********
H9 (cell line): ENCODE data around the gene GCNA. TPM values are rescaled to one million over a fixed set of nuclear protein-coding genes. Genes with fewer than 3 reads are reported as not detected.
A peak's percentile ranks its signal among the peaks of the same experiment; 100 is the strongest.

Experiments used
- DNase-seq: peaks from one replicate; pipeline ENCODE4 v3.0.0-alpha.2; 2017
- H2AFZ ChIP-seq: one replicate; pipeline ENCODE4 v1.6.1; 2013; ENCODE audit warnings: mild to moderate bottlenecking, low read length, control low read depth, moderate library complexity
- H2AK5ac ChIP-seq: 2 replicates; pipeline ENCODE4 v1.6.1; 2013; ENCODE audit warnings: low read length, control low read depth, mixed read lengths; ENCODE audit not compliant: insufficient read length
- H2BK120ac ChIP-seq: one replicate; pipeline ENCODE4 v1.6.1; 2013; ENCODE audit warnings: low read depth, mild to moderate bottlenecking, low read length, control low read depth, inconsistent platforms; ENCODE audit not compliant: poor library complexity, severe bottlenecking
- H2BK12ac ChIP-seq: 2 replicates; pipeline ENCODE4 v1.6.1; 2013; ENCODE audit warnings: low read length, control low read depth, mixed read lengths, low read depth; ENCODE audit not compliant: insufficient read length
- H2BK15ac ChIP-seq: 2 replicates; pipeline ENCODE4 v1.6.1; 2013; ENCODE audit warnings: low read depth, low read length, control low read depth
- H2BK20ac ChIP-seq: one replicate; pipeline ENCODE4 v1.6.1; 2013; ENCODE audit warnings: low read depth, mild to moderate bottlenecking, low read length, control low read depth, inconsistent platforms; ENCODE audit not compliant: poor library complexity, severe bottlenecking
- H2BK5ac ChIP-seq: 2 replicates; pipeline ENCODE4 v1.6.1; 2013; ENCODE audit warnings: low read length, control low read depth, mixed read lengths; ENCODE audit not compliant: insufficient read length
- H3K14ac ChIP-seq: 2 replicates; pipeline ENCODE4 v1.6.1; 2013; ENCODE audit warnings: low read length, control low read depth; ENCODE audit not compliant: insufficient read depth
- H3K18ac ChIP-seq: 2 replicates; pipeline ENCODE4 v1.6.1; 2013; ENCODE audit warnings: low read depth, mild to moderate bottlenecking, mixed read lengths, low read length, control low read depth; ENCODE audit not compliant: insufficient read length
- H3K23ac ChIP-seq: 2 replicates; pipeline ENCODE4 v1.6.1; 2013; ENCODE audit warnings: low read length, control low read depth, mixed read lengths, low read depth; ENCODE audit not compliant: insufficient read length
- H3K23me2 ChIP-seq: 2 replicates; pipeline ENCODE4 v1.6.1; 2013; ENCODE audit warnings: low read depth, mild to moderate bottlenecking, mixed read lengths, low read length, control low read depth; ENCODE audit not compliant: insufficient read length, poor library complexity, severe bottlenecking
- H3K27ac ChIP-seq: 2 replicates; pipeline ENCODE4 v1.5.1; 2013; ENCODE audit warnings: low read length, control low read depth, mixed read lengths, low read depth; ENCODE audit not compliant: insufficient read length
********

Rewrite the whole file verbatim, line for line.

H9 (cell line): ENCODE data around the gene GCNA. TPM values are rescaled to one million over a fixed set of nuclear protein-coding genes. Genes with fewer than 3 reads are reported as not detected.
A peak's percentile ranks its signal among the peaks of the same experiment; 100 is the strongest.

Experiments used
- DNase-seq: peaks from one replicate; pipeline ENCODE4 v3.0.0-alpha.2; 2017
- H2AFZ ChIP-seq: one replicate; pipeline ENCODE4 v1.6.1; 2013; ENCODE audit warnings: mild to moderate bottlenecking, low read length, control low read depth, moderate library complexity
- H2AK5ac ChIP-seq: 2 replicates; pipeline ENCODE4 v1.6.1; 2013; ENCODE audit warnings: low read length, control low read depth, mixed read lengths; ENCODE audit not compliant: insufficient read length
- H2BK120ac ChIP-seq: one replicate; pipeline ENCODE4 v1.6.1; 2013; ENCODE audit warnings: low read depth, mild to moderate bottlenecking, low read length, control low read depth, inconsistent platforms; ENCODE audit not compliant: poor library complexity, severe bottlenecking
- H2BK12ac ChIP-seq: 2 replicates; pipeline ENCODE4 v1.6.1; 2013; ENCODE audit warnings: low read length, control low read depth, mixed read lengths, low read depth; ENCODE audit not compliant: insufficient read length
- H2BK15ac ChIP-seq: 2 replicates; pipeline ENCODE4 v1.6.1; 2013; ENCODE audit warnings: low read depth, low read length, control low read depth
- H2BK20ac ChIP-seq: one replicate; pipeline ENCODE4 v1.6.1; 2013; ENCODE audit warnings: low read depth, mild to moderate bottlenecking, low read length, control low read depth, inconsistent platforms; ENCODE audit not compliant: poor library complexity, severe bottlenecking
- H2BK5ac ChIP-seq: 2 replicates; pipeline ENCODE4 v1.6.1; 2013; ENCODE audit warnings: low read length, control low read depth, mixed read lengths; ENCODE audit not compliant: insufficient read length
- H3K14ac ChIP-seq: 2 replicates; pipeline ENCODE4 v1.6.1; 2013; ENCODE audit warnings: low read length, control low read depth; ENCODE audit not compliant: insufficient read depth
- H3K18ac ChIP-seq: 2 replicates; pipeline ENCODE4 v1.6.1; 2013; ENCODE audit warnings: low read depth, mild to moderate bottlenecking, mixed read lengths, low read length, control low read depth; ENCODE audit not compliant: insufficient read length
- H3K23ac ChIP-seq: 2 replicates; pipeline ENCODE4 v1.6.1; 2013; ENCODE audit warnings: low read length, control low read depth, mixed read lengths, low read depth; ENCODE audit not compliant: insufficient read length
- H3K23me2 ChIP-seq: 2 replicates; pipeline ENCODE4 v1.6.1; 2013; ENCODE audit warnings: low read depth, mild to moderate bottlenecking, mixed read lengths, low read length, control low read depth; ENCODE audit not compliant: insufficient read length, poor library complexity, severe bottlenecking
- H3K27ac ChIP-seq: 2 replicates; pipeline ENCODE4 v1.5.1; 2013; ENCODE audit warnings: low read length, control low read depth, mixed read lengths, low read depth; ENCODE audit not compliant: insufficient read length